If you think that you might have a valid medical malpractice claim in Alabama, you are probably wondering what state laws might come into play in your case. In this article, we'll provide an overview of several important state laws that apply to a medical malpractice claim, lawsuit, or settlement in Alabama.
All states have very specific deadlines for filing medical malpractice lawsuits. These deadlines -- which are set by state law -- are called statutes of limitations. Medical malpractice statutes of limitations can be somewhat complex because they may contain as many as three or four separate deadlines.
The first part of the statute of limitations is the standard deadline, which gives victims of medical malpractice a certain number of years to file a lawsuit after the alleged malpractice occurred. The standard deadline in Alabama is two years. That means, if you do not file a medical malpractice lawsuit within two years after the malpractice occurred, you lose your right to sue for medical malpractice unless you fall within one of the exceptions created by the other parts of the statute of limitations (we'll discuss these in the next sections).
The second part of the statute of limitations is called the discovery rule. The discovery rule is an exception to the standard deadline in situations where the victim could not reasonably have learned that he/she even had a medical malpractice case. The Alabama discovery rule states that, if the injured person did not discover the medical malpractice claim and could not reasonably have discovered the claim within the regular two year statute of limitations, then the lawsuit may be commenced within six months from the date of discovery of the malpractice or the date of discovery of facts which would reasonably lead to such discovery, whichever is earlier.
The third part of the statute of limitations is the deadline for minors (children under age eighteen) or their parents or legal guardians to file a medical malpractice lawsuit. In Alabama, there is a special deadline only for minor children under age four at the time of the malpractice. If a child under four years of age is the victim of medical malpractice, the child shall have until his eighth birthday to file a medical malpractice lawsuit.
The fourth part of the statute of limitations is sometimes called a statute of repose. Not all states have a statute of repose in medical malpractice cases, and not all states call them statutes of repose. A statute of repose imposes an absolute deadline to medical malpractice claims, regardless of when the victim discovered them. In Alabama, the statute of repose provides that a medical malpractice lawsuit may not be commenced more than four years after the alleged act of medical malpractice, except for minor children, who are subject to the minor child deadline stated above.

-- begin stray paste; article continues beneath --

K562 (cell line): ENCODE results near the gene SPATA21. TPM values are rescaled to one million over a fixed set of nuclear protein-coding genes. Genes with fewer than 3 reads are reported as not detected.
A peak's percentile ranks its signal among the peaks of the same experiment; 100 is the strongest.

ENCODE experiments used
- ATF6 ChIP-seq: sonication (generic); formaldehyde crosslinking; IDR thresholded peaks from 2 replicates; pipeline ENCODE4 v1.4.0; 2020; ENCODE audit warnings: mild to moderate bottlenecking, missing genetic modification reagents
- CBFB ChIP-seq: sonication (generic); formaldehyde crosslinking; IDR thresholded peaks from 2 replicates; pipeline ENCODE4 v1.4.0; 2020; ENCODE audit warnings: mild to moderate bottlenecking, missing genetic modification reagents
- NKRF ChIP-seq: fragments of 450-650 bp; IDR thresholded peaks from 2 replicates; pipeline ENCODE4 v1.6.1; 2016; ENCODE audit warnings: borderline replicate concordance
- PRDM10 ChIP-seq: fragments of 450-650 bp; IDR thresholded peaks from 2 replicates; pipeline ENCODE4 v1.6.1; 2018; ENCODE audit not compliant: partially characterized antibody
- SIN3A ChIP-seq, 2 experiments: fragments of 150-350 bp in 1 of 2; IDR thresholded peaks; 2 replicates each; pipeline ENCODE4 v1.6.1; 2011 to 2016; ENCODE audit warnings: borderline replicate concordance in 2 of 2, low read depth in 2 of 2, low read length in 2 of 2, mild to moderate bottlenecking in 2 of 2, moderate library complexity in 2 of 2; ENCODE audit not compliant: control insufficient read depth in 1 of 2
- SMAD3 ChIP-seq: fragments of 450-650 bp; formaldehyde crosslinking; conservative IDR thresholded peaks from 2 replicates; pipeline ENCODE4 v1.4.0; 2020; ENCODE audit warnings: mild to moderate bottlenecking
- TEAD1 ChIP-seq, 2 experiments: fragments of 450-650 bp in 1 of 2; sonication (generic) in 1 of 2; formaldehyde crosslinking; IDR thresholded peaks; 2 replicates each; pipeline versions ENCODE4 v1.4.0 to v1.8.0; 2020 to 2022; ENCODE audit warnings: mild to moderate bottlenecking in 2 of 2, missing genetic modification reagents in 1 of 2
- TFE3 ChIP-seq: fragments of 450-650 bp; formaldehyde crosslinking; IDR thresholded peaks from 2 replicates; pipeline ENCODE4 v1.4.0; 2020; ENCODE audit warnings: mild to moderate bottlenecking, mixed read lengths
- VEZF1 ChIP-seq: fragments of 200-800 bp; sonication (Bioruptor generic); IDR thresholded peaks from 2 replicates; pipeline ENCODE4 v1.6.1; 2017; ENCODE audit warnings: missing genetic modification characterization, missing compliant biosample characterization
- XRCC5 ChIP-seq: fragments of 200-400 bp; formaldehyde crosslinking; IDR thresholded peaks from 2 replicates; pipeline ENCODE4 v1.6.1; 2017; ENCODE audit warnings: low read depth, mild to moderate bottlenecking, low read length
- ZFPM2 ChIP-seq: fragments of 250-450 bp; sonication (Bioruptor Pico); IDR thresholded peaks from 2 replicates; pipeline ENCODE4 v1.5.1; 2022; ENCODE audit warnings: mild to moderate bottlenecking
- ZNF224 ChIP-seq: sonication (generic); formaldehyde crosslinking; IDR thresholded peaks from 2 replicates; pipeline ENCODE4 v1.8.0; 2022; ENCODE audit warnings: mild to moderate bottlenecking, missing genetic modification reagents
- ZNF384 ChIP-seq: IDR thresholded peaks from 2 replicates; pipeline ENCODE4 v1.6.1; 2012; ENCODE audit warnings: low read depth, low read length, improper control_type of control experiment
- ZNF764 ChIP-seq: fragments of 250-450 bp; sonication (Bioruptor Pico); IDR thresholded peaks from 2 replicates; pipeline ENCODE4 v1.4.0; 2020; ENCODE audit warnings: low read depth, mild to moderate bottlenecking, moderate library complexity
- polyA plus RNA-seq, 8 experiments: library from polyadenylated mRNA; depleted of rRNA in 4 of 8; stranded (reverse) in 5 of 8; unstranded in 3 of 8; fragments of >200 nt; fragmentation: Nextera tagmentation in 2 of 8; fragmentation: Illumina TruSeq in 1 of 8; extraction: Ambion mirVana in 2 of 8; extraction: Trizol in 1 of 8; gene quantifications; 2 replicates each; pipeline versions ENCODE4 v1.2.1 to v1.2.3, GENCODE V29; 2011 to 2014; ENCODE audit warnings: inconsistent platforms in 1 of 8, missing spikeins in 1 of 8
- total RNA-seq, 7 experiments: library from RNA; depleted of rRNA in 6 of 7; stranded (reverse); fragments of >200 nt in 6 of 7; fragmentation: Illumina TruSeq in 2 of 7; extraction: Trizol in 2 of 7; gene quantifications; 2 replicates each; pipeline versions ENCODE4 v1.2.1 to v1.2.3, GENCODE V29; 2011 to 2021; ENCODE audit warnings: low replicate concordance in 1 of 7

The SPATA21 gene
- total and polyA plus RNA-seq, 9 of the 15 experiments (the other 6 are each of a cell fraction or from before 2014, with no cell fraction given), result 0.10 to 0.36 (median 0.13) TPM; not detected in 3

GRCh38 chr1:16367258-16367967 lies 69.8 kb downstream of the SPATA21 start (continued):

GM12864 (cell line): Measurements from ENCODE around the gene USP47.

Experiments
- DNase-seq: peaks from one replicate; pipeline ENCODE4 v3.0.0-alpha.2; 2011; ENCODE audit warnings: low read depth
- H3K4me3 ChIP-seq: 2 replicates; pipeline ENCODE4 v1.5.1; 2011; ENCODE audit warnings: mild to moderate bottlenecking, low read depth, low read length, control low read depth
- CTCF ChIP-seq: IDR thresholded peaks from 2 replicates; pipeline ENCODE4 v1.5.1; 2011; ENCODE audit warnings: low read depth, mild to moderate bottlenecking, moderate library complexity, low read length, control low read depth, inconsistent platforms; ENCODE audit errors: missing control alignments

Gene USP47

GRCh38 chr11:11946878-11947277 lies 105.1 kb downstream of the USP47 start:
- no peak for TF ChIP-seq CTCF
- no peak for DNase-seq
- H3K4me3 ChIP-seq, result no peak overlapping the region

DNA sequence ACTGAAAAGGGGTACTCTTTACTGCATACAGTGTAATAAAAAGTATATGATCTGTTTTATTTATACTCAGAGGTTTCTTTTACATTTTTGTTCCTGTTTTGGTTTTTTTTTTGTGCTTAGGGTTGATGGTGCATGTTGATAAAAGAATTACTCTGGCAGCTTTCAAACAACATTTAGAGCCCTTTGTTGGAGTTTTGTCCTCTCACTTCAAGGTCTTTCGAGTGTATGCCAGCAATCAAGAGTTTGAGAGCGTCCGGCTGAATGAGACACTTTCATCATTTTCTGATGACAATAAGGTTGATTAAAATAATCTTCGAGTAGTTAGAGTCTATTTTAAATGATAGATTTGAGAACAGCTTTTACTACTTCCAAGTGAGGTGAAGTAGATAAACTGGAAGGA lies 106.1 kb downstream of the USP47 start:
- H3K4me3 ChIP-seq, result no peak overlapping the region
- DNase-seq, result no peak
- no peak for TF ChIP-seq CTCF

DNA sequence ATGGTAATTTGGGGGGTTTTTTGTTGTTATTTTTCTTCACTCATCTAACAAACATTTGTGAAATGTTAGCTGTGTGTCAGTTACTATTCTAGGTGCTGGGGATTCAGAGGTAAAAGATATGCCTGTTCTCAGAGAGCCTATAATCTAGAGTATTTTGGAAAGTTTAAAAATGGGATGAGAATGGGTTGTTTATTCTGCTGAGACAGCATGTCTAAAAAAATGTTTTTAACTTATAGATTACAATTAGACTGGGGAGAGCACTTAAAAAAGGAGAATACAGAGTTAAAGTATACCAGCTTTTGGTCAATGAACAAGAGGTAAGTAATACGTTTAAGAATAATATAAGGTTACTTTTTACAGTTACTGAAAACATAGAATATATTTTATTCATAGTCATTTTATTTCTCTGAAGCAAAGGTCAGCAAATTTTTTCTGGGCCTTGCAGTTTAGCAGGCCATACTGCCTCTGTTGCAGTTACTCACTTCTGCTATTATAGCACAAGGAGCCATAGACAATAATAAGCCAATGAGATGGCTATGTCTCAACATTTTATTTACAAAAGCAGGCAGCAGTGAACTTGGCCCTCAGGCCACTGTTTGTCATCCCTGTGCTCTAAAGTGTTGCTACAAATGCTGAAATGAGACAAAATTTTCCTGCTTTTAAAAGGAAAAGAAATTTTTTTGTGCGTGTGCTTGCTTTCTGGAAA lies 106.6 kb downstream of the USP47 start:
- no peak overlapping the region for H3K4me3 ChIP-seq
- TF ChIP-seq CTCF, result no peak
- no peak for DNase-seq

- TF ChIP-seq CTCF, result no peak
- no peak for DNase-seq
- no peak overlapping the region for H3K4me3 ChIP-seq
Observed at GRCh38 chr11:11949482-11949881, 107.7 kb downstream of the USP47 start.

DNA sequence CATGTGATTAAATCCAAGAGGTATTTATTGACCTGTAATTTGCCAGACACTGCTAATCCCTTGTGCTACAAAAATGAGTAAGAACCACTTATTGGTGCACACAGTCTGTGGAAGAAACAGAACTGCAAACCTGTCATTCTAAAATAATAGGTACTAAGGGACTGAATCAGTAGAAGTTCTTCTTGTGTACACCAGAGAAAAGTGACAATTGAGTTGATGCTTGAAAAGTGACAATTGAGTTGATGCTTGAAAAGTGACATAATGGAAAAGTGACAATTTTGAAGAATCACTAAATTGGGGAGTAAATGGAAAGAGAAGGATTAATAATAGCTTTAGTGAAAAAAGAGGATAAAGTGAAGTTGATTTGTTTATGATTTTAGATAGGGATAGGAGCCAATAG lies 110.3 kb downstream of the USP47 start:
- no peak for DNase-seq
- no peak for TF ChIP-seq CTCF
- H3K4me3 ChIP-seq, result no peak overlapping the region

Alabama has other exceptions to the statute of limitations that may apply in a medical malpractice case, depending on the circumstances. For example, the statute of limitations may be extended if the defendant fraudulently concealed the malpractice, if the defendant left the state after committing the malpractice, or if the victim of malpractice was insane.
The Alabama statute of limitations for medical malpractice cases can be found at Code of Alabama section 6-5-482.
Some states have caps or limits on the amount of the damages that can be awarded to a victim of medical malpractice. Alabama has no such cap.
In some medical malpractice cases, the defendant may argue that you are at least in part liable for causing your own injuries by, for example, failing to follow the doctor's instructions. If you go to trial and are found to be partially liable, that finding will reduce or even eliminate your damage award, depending on state law.
Alabama follows a harsh "contributory negligence" rule. This means, if you are found to be at all negligent with respect to your injury, illness, or medical condition, you are completely barred from recovering any damages at all. Very few states still follow this rule, but Alabama is one of them.
Many states have passed laws requiring plaintiffs' lawyers in medical malpractice cases to submit some proof of the defendant's negligence at the beginning of the case before they will be allowed to proceed with the lawsuit. This proof is usually in the form of a report containing the opinion of a physician that the defendant was negligent. In some states, the report is called the Certificate of Merit and, in others, the Offer of Proof. Alabama has no such requirement.
If you would like more information on Alabama's medical malpractice laws, you can do a little research of your own. These laws can be found at Code of Alabama 6-5-480 to 6-5-488.